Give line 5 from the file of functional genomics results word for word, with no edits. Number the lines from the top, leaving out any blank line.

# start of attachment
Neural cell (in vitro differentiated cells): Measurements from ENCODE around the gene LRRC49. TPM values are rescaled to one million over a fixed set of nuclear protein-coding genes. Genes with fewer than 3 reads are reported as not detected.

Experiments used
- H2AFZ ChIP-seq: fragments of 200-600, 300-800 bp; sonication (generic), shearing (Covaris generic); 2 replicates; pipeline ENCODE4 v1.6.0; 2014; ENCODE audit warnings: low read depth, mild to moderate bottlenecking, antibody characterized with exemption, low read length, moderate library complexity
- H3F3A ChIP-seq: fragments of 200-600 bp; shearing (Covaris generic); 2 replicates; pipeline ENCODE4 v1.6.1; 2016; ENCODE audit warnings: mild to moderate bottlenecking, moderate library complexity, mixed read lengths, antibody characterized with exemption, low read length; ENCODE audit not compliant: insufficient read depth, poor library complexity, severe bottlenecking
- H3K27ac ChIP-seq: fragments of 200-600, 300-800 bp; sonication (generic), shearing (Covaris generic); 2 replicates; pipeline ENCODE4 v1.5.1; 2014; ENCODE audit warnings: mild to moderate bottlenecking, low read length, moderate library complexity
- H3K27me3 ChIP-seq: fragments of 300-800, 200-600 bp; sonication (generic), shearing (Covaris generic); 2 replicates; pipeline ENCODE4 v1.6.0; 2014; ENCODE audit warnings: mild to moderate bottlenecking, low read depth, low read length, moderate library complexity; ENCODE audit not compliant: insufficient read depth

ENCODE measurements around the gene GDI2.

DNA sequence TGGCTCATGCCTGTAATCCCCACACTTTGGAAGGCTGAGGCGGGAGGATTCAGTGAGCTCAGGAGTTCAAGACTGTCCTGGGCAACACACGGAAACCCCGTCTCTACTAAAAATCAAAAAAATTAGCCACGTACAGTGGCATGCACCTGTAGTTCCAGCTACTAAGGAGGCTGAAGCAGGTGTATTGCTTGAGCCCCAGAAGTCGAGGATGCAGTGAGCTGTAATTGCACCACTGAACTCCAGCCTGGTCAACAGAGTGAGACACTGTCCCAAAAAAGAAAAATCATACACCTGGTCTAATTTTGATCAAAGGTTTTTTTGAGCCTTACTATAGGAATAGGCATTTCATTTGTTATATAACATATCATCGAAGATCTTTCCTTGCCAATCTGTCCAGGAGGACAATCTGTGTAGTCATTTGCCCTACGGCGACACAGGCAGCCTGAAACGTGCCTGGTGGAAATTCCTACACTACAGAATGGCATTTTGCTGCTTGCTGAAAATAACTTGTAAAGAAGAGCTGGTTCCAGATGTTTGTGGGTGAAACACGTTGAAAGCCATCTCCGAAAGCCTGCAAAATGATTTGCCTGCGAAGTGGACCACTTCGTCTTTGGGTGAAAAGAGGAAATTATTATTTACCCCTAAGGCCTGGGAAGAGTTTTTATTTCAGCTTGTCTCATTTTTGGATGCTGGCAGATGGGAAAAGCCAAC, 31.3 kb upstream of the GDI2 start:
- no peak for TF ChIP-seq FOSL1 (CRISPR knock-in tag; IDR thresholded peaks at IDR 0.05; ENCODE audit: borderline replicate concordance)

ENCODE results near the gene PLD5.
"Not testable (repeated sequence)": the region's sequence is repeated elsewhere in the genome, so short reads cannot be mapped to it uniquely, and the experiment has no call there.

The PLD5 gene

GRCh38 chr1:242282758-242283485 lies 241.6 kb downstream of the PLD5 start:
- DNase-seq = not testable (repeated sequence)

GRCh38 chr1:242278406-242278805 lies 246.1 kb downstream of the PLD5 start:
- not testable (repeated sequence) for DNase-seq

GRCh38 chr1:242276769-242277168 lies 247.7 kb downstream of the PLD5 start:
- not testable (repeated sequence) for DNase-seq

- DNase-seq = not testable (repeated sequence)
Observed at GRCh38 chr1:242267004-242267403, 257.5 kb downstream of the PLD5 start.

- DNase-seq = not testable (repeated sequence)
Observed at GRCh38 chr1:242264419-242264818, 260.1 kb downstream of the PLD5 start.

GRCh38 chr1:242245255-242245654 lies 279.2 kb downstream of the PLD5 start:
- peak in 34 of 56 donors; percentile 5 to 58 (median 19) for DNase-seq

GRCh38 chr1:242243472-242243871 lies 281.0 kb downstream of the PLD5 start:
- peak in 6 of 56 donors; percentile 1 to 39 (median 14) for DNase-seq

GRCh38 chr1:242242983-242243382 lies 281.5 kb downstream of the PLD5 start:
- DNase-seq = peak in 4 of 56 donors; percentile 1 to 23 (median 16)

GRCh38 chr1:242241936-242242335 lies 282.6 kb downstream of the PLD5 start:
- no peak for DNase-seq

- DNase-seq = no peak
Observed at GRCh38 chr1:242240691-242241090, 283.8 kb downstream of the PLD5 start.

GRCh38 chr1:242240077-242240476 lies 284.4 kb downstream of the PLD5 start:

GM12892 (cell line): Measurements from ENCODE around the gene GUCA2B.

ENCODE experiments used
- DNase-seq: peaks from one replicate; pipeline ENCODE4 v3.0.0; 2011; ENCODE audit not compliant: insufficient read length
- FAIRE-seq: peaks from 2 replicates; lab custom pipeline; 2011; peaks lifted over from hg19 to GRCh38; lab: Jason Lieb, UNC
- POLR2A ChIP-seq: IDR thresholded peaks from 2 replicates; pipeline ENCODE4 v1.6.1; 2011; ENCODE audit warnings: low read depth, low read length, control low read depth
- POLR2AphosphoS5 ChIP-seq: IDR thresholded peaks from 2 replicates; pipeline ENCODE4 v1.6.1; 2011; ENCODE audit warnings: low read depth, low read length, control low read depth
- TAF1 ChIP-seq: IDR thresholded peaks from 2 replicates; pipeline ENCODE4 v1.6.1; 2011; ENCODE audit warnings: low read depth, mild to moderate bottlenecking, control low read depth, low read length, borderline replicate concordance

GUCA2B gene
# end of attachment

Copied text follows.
- H3K27ac ChIP-seq: fragments of 200-600, 300-800 bp; sonication (generic), shearing (Covaris generic); 2 replicates; pipeline ENCODE4 v1.5.1; 2014; ENCODE audit warnings: mild to moderate bottlenecking, low read length, moderate library complexity